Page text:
American Jewish Group Petitions All 50 U.S. Governors to Reject Israel Boycott Movement

A tourist photographs a sign painted on a wall in the West Bank biblical town of Bethlehem

TEL AVIV – The American Jewish Committee has launched a campaign to procure signatures of all 50 state governors on a petition to divest from companies engaged in the Boycott, Divestment and Sanctions (BDS) movement against Israel.

Called “Governors United Against BDS,” the declaration has already garnered the signatures of 16 governors, The Jerusalem Post reported.

AJC officials announced they have “every confidence” that the majority of governors will sign.

“We, the undersigned governors, reject efforts to demonize and delegitimize Israel – America’s democratic ally in the Middle East – through the Boycott, Divestment and Sanctions movement,” reads the declaration.

It continues by outlining that “the goals of the BDS movement are antithetical to our values and the values of our respective states,” and that the movement “seek[s] to isolate Israel – a pluralistic nation with deep cultural, familial, security, educational, scientific and commercial bonds with our state and with the United States as a whole – rather than recognize the profound mutual benefits of our engagement with it.”

Dan Elbaum, AJC’s assistant executive director, said the petition was designed to combat what he described as the growing isolationism of the Jewish state and anti-Israel activity on college campuses.

The campaign is being co-chaired by Gov. Andrew Cuomo of New York, Gov. Greg Abbott of Texas, and Gov. Dannel P. Malloy of Connecticut.

In June, Cuomo signed an executive order directing state agencies to divest public funds from companies and organizations aligned with the BDS movement.

“I believe that there is strong bipartisan support against BDS, and recognition that it is pernicious, negative, and isn’t what it purports to be,” said Elbaum.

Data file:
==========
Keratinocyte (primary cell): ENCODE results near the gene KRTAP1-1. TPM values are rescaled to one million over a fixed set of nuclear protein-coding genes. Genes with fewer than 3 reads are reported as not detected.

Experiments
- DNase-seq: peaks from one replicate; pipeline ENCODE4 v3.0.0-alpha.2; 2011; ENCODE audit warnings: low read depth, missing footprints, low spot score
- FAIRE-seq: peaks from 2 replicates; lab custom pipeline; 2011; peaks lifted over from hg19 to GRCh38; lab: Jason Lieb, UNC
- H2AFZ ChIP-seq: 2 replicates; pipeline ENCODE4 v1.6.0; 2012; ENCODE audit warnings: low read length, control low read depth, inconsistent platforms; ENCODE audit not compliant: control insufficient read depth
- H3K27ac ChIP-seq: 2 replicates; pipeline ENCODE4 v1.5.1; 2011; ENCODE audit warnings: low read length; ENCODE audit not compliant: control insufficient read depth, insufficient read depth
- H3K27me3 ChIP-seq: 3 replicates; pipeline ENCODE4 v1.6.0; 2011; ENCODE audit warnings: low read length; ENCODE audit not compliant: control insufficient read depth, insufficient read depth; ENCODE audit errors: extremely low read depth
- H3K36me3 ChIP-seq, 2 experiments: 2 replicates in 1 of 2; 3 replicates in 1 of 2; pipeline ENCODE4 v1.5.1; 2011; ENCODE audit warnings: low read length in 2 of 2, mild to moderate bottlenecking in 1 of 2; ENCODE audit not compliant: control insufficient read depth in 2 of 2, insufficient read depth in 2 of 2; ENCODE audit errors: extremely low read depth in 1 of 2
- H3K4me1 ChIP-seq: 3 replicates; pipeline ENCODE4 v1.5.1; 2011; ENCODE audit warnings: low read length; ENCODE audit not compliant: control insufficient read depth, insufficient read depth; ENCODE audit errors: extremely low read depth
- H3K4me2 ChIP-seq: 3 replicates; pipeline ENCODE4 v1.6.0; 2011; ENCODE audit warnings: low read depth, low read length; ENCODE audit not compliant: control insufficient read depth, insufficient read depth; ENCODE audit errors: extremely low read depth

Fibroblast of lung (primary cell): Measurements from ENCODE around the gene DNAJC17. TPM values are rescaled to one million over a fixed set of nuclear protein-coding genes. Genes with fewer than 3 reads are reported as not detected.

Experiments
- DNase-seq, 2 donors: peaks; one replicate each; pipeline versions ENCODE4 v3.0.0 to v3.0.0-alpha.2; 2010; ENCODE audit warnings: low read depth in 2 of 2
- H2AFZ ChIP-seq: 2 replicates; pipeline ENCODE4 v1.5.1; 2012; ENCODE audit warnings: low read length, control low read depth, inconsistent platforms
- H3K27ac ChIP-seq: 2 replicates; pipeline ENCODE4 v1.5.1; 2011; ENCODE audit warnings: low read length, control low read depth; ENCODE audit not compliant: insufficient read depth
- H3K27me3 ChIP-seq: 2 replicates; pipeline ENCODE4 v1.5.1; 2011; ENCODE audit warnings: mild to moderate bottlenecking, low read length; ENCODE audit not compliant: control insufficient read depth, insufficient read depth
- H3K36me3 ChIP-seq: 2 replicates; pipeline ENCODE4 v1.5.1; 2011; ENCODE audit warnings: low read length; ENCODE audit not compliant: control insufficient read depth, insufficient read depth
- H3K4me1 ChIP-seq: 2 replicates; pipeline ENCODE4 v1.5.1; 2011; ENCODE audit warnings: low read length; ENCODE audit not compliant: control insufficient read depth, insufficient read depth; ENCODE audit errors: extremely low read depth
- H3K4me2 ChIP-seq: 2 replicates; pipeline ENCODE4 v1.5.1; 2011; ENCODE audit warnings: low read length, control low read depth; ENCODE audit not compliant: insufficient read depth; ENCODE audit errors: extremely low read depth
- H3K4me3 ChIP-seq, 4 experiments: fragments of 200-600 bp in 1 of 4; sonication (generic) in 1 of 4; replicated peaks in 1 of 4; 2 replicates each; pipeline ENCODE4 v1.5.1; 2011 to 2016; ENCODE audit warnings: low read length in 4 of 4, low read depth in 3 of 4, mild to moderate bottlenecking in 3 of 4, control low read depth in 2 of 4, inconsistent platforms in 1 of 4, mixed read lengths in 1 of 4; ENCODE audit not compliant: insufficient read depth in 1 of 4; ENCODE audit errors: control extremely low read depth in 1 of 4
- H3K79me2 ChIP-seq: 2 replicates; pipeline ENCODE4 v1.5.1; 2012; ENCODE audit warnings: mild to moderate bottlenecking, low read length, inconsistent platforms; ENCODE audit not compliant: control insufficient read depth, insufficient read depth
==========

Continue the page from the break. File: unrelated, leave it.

The AJC is also slated to resume Project Interchange, a program bringing delegations of non-Jewish students and university administrators to Israel to learn about the country and meet with both Israeli and Palestinian leaders.

Elbaum said holding antagonistic views against Israel is increasingly seen as part of a progressive worldview on campuses, along with alignment with other causes including the Movement for Black Lives, gay rights and anti-rape activism.

Since support for the Jewish state is often seen as a conservative crusade, Jewish students who are on the more liberal end of the political spectrum find it difficult to stand up for Israel.

“We hear this attitude from more and more students and it’s troubling that young people might feel a need to leave pro-Israel sentiment behind in order to be progressive,” said Elbaum.

Jewish campus group Hillel International, which has joint programs with AJC, aims to combat this sentiment by engaging all Jewish students, including those from mixed marriages or those of whom are otherwise less affiliated with the Jewish community.

“We want as many Jews as possible to understand Israel, and to support Israel when it needs support, and so we are reaching out to people who were not traditionally defined as part of the Jewish community,” Matt Berger, senior adviser for strategic communications at Hillel International, said.

Elbaum points out that an overwhelming majority of anti-Israel activity on college campuses comes from minority groups. He said that part of the reason is due to the notion of “intersectionality,” in which disparate civil and human rights issues are fudged into a singular narrative of persecution.

One prominent example of this was the Movement for Black Lives’ recent platform which declared that Israel was perpetuating “genocide” against the Palestinians.

Another pro-Israel group dedicated to combating misinformation about Israel on campuses is StandWithUs, which is set to launch a new online platform to empower students on campuses to combat BDS. The group also arranges speaking tours around college campuses with the aim of reframing the debate surrounding Israel.

“While we will continue to face anti-Israel extremism, our community also has a great opportunity to be proactive and reclaim Israel’s story on campuses,” said Ron Krudo, executive director of campus affairs for the organization.

“We are excited to work with our partner organizations this year to empower students, overcome our shared challenges, and inspire the support Israelis deserve.”


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